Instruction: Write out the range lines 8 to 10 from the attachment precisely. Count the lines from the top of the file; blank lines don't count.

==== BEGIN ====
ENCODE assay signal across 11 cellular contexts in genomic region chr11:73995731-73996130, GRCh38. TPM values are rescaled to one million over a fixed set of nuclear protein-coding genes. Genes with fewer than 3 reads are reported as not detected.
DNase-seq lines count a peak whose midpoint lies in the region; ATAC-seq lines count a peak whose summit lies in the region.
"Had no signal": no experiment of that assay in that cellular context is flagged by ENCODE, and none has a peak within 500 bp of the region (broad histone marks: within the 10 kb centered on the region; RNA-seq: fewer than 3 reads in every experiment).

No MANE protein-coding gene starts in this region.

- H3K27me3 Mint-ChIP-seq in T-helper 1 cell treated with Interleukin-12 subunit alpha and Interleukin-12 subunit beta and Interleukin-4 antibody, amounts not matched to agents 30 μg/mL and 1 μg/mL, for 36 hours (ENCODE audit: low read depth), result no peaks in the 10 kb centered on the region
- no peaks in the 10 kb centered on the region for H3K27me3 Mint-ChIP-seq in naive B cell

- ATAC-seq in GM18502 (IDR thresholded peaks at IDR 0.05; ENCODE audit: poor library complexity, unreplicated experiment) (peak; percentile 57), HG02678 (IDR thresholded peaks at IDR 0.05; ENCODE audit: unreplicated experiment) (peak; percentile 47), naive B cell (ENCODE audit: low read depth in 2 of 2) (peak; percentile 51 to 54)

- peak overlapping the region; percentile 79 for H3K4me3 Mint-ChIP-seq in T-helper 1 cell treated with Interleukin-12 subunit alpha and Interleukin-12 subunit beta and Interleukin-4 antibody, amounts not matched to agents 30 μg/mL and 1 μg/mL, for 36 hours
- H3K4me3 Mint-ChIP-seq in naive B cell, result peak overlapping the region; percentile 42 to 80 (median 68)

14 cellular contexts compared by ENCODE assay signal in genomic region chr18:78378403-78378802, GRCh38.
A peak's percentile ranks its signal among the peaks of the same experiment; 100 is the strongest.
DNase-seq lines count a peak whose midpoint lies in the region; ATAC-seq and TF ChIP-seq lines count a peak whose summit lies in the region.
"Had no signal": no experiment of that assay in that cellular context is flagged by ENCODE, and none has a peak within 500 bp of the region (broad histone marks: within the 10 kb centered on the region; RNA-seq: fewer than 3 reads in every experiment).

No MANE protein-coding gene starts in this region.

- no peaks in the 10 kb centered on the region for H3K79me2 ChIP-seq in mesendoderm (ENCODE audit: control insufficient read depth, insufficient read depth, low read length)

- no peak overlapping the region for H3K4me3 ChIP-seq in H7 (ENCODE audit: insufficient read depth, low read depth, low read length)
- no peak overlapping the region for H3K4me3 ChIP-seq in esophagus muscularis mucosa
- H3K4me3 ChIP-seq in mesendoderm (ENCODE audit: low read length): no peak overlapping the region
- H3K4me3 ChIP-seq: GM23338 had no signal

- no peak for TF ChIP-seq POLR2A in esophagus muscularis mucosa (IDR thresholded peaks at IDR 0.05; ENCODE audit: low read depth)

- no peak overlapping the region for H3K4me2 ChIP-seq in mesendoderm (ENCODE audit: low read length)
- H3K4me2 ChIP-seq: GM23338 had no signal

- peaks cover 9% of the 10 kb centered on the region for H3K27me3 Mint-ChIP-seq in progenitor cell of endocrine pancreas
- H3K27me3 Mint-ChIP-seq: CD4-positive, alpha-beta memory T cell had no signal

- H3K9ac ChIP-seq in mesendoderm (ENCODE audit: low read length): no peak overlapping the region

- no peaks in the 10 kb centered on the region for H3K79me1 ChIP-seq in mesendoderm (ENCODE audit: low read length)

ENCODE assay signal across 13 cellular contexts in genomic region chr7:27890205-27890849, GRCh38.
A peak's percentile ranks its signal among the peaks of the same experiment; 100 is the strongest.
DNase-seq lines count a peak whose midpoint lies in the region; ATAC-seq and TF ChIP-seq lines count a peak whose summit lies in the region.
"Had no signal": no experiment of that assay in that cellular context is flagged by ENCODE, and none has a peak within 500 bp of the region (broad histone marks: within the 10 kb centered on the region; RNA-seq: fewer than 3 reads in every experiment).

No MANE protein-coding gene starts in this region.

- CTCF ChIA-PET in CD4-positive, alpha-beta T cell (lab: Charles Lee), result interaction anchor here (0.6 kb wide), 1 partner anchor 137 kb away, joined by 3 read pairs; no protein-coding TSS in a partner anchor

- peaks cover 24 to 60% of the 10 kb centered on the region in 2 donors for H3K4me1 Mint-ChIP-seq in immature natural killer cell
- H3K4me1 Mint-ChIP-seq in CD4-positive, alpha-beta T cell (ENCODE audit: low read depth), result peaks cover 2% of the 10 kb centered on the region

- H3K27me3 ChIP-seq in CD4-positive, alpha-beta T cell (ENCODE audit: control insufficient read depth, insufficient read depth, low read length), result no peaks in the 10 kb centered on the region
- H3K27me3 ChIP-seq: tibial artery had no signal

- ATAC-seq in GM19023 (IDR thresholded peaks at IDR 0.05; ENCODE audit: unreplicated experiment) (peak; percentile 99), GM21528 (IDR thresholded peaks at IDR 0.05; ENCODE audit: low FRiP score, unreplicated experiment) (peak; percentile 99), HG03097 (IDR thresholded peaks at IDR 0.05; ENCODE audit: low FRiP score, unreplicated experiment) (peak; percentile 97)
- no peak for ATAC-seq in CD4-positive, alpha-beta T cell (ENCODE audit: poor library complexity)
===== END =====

- peak overlapping the region; percentile 79 for H3K4me3 Mint-ChIP-seq in T-helper 1 cell treated with Interleukin-12 subunit alpha and Interleukin-12 subunit beta and Interleukin-4 antibody, amounts not matched to agents 30 μg/mL and 1 μg/mL, for 36 hours
- H3K4me3 Mint-ChIP-seq in naive B cell, result peak overlapping the region; percentile 42 to 80 (median 68)

14 cellular contexts compared by ENCODE assay signal in genomic region chr18:78378403-78378802, GRCh38.